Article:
Conversation on Racial Equity

Conversation on Racial Equity: Finding Our Voices, Facing Our Fears

Racial polarization, hostility, and injustice are among the most difficult challenges of our time.  To address these challenges effectively, we must engage in deep and meaningful conversation across racial barriers as well as within our own racial groups. Yet, race is a subject many people would prefer not to even discuss. During this session, we will initiate a dialogue to explore key questions regarding the obstacles to gaining greater racial understanding: How can I better support members of my church, my family, and my community in addressing matters of race? How can I help people work through feelings of guilt, shame, anger, resentment, discomfort, and fear so as to confront racism with empathy and intelligence? How can I better understand my own mixed emotions? Ideally, participants will begin a process of gaining greater clarity, confidence, and willingness to engage in genuine racial dialogue.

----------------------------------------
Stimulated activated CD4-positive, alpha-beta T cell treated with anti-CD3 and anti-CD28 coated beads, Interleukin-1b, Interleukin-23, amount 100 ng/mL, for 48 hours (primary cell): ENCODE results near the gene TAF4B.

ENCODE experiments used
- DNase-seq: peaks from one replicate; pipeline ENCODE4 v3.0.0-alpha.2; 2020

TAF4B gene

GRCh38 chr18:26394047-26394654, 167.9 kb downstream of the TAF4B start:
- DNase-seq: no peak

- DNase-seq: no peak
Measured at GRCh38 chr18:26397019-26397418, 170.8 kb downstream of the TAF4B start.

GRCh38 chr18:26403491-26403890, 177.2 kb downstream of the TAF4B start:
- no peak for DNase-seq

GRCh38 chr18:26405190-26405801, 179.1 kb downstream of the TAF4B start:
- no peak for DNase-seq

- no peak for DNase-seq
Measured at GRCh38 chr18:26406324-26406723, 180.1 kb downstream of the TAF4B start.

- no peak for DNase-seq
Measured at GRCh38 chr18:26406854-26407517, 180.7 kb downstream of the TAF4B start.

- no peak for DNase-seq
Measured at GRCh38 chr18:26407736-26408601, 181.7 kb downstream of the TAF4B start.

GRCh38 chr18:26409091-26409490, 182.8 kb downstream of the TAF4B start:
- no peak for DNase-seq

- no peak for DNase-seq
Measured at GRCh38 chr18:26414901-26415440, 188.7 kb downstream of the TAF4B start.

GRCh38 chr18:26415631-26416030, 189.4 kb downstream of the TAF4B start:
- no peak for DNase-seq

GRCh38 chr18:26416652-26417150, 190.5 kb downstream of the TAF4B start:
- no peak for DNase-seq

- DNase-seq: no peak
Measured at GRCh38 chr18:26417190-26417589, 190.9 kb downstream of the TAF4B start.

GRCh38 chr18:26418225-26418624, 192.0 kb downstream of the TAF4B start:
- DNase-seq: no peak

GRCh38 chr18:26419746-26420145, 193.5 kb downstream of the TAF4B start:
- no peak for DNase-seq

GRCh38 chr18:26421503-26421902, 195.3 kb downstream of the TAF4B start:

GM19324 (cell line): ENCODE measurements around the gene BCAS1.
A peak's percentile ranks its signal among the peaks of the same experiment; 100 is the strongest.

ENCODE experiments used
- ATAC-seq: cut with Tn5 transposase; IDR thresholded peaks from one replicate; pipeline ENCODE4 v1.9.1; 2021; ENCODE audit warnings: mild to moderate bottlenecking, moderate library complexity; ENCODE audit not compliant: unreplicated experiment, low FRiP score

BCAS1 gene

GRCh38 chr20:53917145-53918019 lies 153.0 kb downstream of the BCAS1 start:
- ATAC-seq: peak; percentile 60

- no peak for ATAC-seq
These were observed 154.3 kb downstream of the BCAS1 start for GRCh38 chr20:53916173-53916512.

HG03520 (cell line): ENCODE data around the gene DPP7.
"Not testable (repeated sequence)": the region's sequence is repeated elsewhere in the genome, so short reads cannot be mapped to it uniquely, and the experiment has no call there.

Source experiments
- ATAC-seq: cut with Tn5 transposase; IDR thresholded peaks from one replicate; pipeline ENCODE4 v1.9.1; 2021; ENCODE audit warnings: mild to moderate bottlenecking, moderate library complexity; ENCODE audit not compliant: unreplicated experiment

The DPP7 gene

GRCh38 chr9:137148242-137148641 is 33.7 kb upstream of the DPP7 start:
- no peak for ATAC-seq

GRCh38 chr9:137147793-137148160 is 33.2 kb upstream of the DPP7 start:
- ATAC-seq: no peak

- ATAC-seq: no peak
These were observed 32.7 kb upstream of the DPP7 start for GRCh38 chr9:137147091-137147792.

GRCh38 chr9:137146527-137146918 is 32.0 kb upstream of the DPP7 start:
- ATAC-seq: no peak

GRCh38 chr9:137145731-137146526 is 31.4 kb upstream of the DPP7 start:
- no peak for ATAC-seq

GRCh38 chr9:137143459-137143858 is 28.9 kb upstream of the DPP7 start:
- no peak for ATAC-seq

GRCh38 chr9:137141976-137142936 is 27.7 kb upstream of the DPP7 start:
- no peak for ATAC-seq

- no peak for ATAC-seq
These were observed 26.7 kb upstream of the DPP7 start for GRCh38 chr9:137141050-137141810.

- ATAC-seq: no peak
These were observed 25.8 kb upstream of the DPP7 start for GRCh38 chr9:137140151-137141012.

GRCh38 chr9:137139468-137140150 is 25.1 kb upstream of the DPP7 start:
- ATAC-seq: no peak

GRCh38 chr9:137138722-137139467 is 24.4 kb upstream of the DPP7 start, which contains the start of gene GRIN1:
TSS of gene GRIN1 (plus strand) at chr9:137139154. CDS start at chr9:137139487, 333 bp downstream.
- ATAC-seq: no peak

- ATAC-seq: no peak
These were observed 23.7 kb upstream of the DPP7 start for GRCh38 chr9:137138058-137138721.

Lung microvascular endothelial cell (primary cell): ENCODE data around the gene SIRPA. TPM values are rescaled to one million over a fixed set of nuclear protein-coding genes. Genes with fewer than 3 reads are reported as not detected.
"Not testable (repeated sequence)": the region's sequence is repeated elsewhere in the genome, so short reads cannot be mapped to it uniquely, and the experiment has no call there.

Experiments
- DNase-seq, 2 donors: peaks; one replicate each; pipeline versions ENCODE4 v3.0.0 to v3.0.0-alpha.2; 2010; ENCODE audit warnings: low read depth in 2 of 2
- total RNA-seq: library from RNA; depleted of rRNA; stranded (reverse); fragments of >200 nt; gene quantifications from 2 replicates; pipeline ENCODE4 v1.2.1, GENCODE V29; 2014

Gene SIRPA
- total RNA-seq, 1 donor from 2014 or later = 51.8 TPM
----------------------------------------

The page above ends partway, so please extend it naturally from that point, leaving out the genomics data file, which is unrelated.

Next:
Leon Sharpe will be facilitating this conversation.  He is the founder and principal of the Praxis Group, a strategic consulting firm that specializes in leveraging workforce diversity, building inclusive communities, coaching effective leaders and advancing institutional change. He has successfully designed and implemented training, development, and transformational learning programs for a vast array of universities, school districts, corporations, nonprofit agencies, and faith-based organizations.

 

Leon is an adjunct professor at Webster University’s School of Communications and a consultant to FOCUS St. Louis. He is co-author with Linda Holtzman, of Media Messages: What Film, Television, and Popular Music Teach Us About Race, Class, Gender, and Sexual Orientation, (Taylor & Frances, 2014). He holds a B.Sci. in Industrial and Organizational Psychology and an M.A. in Management and Organizational Development – both from Washington University in St. Louis. He is currently active on the boards of Unleashing Potential (formerly Neighborhood Houses), the Ethics Project, and the Griot Museum of Black History. He is a member of Christ the King United Church of Christ in North St. Louis County and serves on the UCC Committee On Ministry Oversight for the St. Louis Association.